If I may be autobiographical, I was lucky in coming across a deschooling approach, paradoxically, at the ‘public’ school that I attended. Our ambitious headmaster would invite a different younger intellectual to speak to the higher forms. In my last year, it happened to be Rudolf Wittkower, who was used to teaching through seminars, which allowed the teacher a certain latitude in the relations that they would establish with their students. But from school I went to the London University and then the Architectural Association, and in both institutions the education that we received was intended to prepare us for work in architects’ offices – it was schooling in Illich's sense. My first serious academic engagement came a decade later at the Royal College of Art, where – though I did give some more or less formal lectures – I had constant and often cordial, informal contact with students.

I had always wanted to work with an architect, however, and this opportunity arose when I became the head of a new department of Art at the still very new University of Essex. I had made it a condition of my appointment that I would be able to initiate a higher degree course in the theory and history of architecture. It was the first such course anywhere, and the questioning method of the seminar was essential to the teaching. I could choose my associates: they were the Czech historian Dalibor Vesely and the Parisian architect Antoine Grumbach, who was, incidentally a pupil of the philosopher-critic Roland Barthes. Though members of the team later changed, the seminar format of the course remained, and did so though it was, for various reasons, moved to London: first to the kitchens of the Soane Museum and then to the President's room of the Royal Academy.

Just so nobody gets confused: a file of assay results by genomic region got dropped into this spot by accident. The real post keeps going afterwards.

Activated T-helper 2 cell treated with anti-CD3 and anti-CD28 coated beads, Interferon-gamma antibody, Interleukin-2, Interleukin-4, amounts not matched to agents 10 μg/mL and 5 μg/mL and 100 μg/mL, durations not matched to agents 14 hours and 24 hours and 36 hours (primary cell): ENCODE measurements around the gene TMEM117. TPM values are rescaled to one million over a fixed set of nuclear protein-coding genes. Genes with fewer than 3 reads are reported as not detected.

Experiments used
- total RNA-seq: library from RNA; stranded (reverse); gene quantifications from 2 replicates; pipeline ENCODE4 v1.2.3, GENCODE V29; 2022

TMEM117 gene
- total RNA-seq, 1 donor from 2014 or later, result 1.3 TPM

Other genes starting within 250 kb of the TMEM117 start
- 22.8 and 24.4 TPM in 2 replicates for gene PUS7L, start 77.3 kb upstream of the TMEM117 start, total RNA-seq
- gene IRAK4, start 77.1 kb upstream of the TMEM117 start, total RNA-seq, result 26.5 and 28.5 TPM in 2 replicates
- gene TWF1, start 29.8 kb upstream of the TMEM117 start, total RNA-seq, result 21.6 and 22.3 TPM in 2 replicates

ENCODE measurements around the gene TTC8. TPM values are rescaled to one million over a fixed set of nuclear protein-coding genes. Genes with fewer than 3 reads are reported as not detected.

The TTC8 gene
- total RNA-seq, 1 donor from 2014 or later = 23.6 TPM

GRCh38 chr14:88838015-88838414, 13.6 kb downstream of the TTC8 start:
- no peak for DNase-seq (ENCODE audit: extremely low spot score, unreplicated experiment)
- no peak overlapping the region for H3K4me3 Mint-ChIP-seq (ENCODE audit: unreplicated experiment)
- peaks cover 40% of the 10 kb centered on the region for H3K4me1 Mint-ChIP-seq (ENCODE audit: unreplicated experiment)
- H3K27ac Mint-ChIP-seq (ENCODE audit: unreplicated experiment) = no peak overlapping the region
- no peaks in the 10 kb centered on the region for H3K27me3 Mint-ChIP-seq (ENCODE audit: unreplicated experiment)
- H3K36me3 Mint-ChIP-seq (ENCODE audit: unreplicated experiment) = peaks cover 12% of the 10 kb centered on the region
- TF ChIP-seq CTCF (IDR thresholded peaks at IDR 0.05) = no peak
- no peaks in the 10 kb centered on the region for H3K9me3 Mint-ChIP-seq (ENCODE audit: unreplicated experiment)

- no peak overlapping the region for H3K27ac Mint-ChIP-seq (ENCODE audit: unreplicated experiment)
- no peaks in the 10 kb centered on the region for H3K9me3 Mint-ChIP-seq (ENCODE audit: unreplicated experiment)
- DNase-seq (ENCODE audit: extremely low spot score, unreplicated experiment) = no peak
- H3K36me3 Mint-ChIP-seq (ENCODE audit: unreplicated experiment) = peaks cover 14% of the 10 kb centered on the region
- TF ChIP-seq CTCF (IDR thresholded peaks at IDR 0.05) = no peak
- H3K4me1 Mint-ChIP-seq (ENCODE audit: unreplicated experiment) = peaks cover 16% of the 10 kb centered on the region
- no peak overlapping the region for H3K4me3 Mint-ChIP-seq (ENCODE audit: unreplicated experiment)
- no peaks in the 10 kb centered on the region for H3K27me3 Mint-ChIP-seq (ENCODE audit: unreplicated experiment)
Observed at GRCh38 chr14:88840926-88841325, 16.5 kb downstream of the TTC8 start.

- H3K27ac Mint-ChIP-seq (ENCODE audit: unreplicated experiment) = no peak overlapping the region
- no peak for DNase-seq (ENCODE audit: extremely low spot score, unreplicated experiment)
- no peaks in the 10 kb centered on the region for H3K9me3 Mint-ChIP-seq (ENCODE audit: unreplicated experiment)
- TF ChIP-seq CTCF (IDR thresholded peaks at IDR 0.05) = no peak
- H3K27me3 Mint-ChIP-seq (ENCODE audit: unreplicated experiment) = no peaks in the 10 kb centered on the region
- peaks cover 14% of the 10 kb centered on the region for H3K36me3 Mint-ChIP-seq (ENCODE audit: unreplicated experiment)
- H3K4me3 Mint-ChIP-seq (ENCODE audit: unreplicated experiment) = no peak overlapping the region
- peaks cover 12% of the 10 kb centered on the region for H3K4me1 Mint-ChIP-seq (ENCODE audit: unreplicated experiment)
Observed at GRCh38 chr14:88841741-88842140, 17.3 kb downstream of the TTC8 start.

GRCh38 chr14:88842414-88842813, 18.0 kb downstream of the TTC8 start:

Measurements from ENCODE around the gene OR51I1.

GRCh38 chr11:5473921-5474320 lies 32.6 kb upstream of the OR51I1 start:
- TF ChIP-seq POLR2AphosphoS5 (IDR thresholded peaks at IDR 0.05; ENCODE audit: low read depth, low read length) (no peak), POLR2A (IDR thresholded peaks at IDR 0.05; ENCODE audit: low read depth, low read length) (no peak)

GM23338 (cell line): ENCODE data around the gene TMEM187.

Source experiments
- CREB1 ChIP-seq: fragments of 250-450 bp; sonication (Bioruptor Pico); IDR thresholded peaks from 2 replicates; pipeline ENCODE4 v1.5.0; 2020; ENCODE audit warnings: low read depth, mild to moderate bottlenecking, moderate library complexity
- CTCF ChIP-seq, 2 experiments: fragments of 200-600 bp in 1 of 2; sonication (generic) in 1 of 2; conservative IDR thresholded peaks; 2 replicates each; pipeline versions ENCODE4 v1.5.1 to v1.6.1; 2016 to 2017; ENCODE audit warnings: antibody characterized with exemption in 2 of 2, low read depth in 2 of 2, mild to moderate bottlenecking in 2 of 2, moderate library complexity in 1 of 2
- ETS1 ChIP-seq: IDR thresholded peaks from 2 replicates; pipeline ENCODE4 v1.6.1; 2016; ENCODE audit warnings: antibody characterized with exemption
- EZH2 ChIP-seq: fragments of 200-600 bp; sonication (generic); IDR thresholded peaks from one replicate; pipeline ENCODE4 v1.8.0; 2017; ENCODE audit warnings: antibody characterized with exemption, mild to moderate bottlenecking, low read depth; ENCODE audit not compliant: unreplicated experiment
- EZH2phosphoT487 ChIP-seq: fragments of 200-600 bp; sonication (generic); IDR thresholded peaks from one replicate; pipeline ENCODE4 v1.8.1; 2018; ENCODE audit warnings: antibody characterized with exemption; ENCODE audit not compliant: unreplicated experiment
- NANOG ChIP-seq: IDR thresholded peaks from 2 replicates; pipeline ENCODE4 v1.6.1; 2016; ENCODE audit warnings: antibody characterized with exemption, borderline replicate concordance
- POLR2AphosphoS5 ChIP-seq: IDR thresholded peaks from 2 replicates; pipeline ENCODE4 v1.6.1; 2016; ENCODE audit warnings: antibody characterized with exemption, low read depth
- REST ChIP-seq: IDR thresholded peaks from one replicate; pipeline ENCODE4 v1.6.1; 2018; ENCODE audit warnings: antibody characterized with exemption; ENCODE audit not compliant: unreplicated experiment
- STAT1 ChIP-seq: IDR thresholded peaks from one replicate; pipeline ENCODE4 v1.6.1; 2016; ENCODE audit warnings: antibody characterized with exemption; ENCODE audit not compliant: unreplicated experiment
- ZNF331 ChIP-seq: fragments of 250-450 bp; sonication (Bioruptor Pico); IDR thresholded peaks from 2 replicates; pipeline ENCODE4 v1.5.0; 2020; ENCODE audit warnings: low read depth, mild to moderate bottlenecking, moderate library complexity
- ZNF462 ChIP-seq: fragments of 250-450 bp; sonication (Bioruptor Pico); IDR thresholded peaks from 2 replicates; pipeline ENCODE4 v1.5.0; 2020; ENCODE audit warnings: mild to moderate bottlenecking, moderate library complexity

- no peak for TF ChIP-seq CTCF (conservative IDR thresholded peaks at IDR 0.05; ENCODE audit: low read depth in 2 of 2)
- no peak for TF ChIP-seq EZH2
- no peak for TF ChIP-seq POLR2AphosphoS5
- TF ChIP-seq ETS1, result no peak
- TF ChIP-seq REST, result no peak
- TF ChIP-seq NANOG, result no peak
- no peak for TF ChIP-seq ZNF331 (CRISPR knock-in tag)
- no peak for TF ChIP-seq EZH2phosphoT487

In each location, the coffee preliminary was a convivial introduction, and set the tone of our sessions. When we all later moved to Cambridge, some of that atmosphere was maintained by overflowing into local cafes. When I moved on to Philadelphia, though, the right physical environment for the course – even in the Furness building, where Louis Kahn had held his famous and very different atelier – took some time to establish a different but appropriate location. Yet a measure of conviviality was maintained, and I was even able to invite Ivan Illich to hold a number of seminars on the historicity of the sense of sight and on the reading methods of certain medieval thinkers. But more ambitious than my modest coffees, Ivan introduced quite informal but crowded morning breakfast sessions and the occasional evening spaghettata as an adjunct to his teaching.

I hope to have maintained a tone of conviviality in of all my different locations, circumstances and varied institutional contexts, within which the sharing of meals has also played some part. Clubby, shared meals between groups of students (with or without their teachers) have been common enough in many institutions and academic halls, but as fairly regular, time-tabled events they lack a common investment in the learning enterprise in which conviviality is so essential, and in which the transformation of student into teacher may sometimes pass almost imperceptibly.

Joseph Rykwert is the Paul Philippe Cret Professor Emeritus of Architecture at the University of Pennsylvania and the author of numerous architectural histories, among them The Idea of a Town (1963), On Adam’s House in Paradise (1972), The Dancing Column (1996) and The Seduction of Place (2000). In 2014 he received the RIBA Royal Gold Medal for Architecture.


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